Shutting Down Here represents a clear advancement of O’Rourke’s familiar ideas and is one of richest sonic achievements.
In a recent interview, Jim O’Rourke called his latest work, Shutting Down Here, the “most meaningful” album of his career. “It’s almost 100% exactly what I wanted,” he told Tone Glow’s Joshua Minsoo-Kim. “It’s the closest that I’ve gotten.” It’s a statement that carries some real weight for fans, especially given that his thirty-year career has produced well over 100 albums, many of them beloved. Shutting Down Here is the inaugural release in the Portraits GRM Series, a collection of works commissioned by experimental label Editions MEGO and storied avant-garde institution INA GRM. O’Rourke’s 35-minute piece is at times a mystifying work, but it remains deeply enthralling across its entire runtime, its richness of detail rewarding focused listening. Here his acute sense of dynamics is at the fore, gradual swells and sudden flares giving shape to a patchwork of sounds. Synthetic textures, field recordings, and acoustic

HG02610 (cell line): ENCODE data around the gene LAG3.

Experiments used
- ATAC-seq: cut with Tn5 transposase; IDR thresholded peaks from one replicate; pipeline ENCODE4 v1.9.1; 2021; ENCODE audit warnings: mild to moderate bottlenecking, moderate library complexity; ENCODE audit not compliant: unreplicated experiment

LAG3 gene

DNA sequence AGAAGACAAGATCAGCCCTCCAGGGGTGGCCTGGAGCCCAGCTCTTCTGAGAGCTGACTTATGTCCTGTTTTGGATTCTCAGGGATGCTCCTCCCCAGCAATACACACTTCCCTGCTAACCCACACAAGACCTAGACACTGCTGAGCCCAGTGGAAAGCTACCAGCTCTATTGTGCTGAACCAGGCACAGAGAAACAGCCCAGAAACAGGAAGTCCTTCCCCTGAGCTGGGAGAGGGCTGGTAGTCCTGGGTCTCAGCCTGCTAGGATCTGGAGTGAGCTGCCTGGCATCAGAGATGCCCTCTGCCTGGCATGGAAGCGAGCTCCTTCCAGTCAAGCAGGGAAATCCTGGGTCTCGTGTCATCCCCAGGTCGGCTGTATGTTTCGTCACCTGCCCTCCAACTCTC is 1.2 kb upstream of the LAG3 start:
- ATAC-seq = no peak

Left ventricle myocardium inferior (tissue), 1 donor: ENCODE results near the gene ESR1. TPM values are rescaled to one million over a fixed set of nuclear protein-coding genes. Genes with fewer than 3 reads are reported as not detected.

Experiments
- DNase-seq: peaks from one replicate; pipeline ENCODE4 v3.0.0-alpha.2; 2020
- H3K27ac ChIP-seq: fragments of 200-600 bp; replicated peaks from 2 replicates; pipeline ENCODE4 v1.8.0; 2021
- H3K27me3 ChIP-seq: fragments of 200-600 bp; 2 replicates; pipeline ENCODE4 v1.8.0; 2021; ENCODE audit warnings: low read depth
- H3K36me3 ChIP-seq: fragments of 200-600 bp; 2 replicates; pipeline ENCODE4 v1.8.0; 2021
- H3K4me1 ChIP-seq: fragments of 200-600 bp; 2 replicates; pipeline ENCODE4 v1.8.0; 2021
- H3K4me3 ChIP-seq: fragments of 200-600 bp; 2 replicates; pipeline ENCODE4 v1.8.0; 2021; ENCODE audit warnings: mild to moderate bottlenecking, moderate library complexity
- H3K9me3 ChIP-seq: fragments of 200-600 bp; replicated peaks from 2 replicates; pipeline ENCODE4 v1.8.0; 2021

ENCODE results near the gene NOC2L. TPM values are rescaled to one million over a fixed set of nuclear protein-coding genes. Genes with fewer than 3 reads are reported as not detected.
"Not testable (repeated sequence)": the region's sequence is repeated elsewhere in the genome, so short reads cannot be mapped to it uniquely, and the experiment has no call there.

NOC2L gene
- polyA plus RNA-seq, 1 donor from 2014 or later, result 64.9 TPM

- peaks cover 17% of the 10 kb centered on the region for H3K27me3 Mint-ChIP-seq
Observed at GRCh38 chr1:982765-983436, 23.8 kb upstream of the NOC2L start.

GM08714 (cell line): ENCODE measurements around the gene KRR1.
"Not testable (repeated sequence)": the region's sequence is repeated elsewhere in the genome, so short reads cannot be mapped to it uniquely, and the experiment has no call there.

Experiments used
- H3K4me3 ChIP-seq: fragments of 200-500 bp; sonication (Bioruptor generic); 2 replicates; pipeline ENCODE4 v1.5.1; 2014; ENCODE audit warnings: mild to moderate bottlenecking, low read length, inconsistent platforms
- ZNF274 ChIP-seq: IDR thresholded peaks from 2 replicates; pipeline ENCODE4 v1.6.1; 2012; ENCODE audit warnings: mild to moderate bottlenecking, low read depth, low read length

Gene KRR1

instruments (courtesy of distinguished players Eiko Ishibashi, Atsuko Hatano, and Elvind Lonning) are balanced against one another, the disparate blend of digital, analog, and natural sounds often inducing a disorienting effect. Largely resisting melody, O’Rourke crafts a haunting atmosphere that doesn’t always register as musical in the traditional sense, but this only makes the album’s rare melodic moments more special –– most memorably, around the ten-minute mark, when delicate, swelling strings threaten to burst out from beneath a layer of synth noise, only to be overtaken again by dissonance. O’Rourke considers Shutting Down Here part of a lineage that begins with his 1995 record Terminal Pharmacy, and indeed it feels like something of a culmination of his electroacoustic work, a clear advancement of the ideas he has been working with for the last few decades. It’s also one of his richest sonic achievements to date.
Published as part of Obscure Object | Q2 2020 Issue.